Clinicians need to know how to detect the possibility of lack of capacity. The provision of suitable psychological tools may help the simple test of repeating back in patients’ own words.51 Joint decision or shared-decision making approaches that support existing capacity of each patient but involve family and carers have been recommended because, in reality, many of these decisions are made together.52 When capacity is decreased, there is room for simplifying explanations to better fit the patient’s understanding. It goes without saying that many older people require eyeglasses and hearing aids, and these must be used before commencing communication. Further, allowances must be made for linguistic and cultural diversity. Basic elements of communicating with the elderly and frail, such as speaking clearly, in simple language, and in a quiet environment, should be used.53 Finally, it should be recognized that cognitive capacity may fluctuate with time or even the time of day.


The term “frailty” itself, when used in a scientific sense, may identify health concerns and allow early interventions and prognostications. However, from a sociological point of view, it has the connotation of feebleness, passivity, and the temptation to treat such an individual paternalistically. A similar problem (among others) was confronted by the authors of the Diagnostic and Statistical Manual of Mental Disorders (DSM-5), when they chose to exclude the term dementia, which also has negative connotations, in favor of the less intimidating term neurocognitive disorder (major).54 It should also be recognized that frailty, like many other medical conditions, represents a continuum. Because concepts such as “mild” or “early” frailty are not yet developed, our language in communicating such concepts to patients and caregivers is imprecise and tends to be binary (ie, frail or not).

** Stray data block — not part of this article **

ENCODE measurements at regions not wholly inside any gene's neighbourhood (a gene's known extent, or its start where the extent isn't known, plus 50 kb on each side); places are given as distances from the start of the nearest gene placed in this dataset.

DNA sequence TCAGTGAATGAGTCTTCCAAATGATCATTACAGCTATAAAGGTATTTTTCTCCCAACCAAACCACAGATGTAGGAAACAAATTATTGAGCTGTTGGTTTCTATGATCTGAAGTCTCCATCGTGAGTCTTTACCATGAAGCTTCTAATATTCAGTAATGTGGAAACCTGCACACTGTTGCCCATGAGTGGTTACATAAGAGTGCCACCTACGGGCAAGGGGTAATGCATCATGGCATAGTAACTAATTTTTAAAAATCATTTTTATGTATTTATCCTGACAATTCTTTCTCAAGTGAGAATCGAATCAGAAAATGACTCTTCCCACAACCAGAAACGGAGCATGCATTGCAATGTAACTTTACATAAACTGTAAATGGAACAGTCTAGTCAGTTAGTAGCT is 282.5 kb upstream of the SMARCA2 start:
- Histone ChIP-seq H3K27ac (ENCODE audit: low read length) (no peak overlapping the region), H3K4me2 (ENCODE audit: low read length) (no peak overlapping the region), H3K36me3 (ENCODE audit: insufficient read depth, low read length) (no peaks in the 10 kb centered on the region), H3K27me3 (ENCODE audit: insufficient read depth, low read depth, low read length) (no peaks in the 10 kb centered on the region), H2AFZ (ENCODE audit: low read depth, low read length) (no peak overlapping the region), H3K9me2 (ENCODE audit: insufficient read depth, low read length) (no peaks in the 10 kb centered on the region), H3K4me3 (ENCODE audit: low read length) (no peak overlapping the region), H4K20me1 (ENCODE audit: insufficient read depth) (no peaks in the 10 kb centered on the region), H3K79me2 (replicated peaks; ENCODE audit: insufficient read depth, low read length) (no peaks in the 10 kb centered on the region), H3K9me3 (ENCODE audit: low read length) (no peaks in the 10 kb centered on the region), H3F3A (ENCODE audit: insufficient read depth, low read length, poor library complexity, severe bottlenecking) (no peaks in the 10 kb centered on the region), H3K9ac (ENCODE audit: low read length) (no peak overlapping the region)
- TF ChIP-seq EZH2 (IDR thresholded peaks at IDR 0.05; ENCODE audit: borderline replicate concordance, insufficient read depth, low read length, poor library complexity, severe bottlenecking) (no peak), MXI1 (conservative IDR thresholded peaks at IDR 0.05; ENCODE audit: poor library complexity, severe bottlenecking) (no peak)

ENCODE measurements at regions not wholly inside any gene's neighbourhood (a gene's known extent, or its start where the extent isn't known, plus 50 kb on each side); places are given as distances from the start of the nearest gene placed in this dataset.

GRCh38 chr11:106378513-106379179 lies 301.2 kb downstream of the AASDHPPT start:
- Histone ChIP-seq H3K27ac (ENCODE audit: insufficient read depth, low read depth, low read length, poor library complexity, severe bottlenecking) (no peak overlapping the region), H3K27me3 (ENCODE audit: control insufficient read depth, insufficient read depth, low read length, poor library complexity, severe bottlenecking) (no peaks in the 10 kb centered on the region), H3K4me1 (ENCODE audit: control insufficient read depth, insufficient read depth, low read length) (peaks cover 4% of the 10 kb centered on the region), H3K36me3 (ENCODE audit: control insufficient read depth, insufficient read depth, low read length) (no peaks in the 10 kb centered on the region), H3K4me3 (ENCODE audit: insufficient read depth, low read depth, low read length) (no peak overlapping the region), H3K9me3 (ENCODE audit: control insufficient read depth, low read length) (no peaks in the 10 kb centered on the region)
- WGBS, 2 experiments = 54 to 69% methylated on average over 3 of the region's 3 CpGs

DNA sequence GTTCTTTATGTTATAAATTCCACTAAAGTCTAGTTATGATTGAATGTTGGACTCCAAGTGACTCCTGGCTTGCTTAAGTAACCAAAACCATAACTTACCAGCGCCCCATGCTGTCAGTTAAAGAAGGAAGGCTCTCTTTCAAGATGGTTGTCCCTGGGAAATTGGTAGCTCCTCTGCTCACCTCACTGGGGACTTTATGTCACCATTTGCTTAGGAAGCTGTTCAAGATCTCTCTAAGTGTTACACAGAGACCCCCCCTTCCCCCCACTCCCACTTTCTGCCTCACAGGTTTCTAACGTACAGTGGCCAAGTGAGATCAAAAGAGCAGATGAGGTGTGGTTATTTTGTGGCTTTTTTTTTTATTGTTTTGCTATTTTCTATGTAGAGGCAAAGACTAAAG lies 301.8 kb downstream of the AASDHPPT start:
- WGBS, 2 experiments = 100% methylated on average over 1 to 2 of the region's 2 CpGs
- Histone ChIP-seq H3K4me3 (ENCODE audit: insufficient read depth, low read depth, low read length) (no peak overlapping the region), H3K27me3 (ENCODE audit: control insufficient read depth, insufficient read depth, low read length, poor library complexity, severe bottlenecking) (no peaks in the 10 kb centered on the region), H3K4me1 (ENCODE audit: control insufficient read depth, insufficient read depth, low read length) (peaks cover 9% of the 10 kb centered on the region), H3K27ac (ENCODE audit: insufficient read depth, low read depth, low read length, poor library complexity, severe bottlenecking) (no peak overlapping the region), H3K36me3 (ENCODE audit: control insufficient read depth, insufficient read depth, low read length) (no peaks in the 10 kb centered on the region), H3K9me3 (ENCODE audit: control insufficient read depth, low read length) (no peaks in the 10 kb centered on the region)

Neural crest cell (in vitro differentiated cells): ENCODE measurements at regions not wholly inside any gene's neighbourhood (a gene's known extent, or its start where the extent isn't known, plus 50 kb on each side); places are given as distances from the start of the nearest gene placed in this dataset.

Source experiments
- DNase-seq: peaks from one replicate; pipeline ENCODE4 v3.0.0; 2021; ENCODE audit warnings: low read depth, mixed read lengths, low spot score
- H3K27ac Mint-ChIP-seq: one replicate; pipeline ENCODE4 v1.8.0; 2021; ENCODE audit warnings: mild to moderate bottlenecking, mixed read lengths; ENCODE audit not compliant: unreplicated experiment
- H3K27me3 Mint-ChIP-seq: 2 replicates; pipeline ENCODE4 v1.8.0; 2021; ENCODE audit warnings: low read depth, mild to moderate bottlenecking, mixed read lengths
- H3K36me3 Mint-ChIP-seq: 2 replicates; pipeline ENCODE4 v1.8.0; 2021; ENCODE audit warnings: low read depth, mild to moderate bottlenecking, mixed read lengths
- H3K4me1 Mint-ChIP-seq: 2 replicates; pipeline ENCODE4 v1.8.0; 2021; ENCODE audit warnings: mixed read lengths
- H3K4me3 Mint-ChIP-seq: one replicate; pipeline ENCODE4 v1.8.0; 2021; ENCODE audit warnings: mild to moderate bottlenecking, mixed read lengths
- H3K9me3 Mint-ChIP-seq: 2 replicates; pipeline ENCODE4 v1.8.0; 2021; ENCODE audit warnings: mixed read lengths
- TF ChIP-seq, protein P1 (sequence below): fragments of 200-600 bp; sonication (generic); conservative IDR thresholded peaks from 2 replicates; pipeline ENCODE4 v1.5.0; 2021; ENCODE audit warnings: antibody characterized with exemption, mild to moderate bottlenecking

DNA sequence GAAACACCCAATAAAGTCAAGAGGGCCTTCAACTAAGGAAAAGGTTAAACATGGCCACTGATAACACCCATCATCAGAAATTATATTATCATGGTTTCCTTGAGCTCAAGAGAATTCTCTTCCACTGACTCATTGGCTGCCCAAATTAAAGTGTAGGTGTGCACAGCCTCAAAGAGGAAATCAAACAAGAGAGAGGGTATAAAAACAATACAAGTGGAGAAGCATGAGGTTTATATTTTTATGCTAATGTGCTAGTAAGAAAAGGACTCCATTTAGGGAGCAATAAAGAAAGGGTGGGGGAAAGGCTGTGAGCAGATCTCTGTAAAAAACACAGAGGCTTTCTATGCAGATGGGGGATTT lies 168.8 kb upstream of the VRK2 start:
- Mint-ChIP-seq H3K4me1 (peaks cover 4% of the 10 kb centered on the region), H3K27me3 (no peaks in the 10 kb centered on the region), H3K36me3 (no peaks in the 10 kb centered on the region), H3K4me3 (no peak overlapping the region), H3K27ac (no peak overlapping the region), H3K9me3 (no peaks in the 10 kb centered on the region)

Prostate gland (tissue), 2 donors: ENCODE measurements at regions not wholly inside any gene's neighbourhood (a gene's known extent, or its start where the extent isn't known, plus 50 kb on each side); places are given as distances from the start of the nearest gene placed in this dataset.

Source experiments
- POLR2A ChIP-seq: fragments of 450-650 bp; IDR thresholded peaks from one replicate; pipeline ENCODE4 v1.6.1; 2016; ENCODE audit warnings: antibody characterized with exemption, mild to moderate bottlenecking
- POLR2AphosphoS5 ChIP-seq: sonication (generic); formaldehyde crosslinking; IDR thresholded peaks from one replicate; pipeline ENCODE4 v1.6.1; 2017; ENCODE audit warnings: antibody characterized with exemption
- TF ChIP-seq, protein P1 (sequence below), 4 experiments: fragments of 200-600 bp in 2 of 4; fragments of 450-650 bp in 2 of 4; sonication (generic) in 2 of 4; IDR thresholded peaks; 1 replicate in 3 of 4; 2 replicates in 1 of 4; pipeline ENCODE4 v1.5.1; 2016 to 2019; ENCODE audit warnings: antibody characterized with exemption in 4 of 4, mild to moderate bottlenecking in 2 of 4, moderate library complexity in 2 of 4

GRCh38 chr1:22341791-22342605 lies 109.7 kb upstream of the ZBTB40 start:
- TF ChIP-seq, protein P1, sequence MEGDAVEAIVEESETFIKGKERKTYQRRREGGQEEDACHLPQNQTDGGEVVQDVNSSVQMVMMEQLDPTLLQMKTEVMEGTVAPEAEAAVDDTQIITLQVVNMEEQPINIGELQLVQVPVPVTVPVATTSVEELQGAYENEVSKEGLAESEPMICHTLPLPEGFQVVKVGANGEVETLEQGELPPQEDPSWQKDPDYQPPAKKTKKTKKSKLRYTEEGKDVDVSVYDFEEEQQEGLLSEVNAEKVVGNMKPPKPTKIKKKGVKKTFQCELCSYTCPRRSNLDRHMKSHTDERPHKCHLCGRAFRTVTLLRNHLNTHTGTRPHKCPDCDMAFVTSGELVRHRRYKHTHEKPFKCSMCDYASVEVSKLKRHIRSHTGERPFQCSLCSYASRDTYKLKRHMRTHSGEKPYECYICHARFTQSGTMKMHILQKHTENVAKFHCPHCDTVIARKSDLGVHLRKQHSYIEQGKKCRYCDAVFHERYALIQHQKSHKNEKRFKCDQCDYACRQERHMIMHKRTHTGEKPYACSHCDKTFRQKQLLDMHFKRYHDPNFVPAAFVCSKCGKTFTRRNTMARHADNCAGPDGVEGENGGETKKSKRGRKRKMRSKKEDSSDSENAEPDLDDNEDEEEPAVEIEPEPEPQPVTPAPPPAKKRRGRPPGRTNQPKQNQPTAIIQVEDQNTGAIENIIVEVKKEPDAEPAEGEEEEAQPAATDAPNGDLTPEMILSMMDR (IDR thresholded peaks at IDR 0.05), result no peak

The label “frailty” as a biophysical attribute has the potential to encourage validation and objectivity to ageism,55 and may engender paternalistic behavior from carers and family. If such paternalistic behavior encroaches on the self-determination of an individual, it may deny them the basic right of autonomy. There is already a natural tendency to treat the elderly in a paternalistic manner, and it is likely that the label of frailty may enhance this tendency. In such circumstances, even well-meaning carers and family may usurp the individual’s right to make informed consent. Clinicians, in particular, must not impose undue coercion, regarding what they think is “best” for the patient, because this denies the individual of an informed choice. In the extreme, forceful paternalistic behavior by either clinician or family may verge on coercion. When an individual is dependent on a caregiver, there is a tendency for that individual to look to the caregiver for informed consent, even though the individual may have full decision-making capacity.56 This may be augmented by the clinician conveying more information to the caregiver or family members than to elderly individuals themselves.57

It is important to stress that if an individual has the capacity to make informed decisions, including informed consent, one must be wary of appropriating this right by being overprotective. Such behavior robs the individual of autonomy, a basic element of ethical decision making.58 The authentic wishes of the frail should be respected and not overruled in the interests of what the family, carers, or medical staff feel is best for them.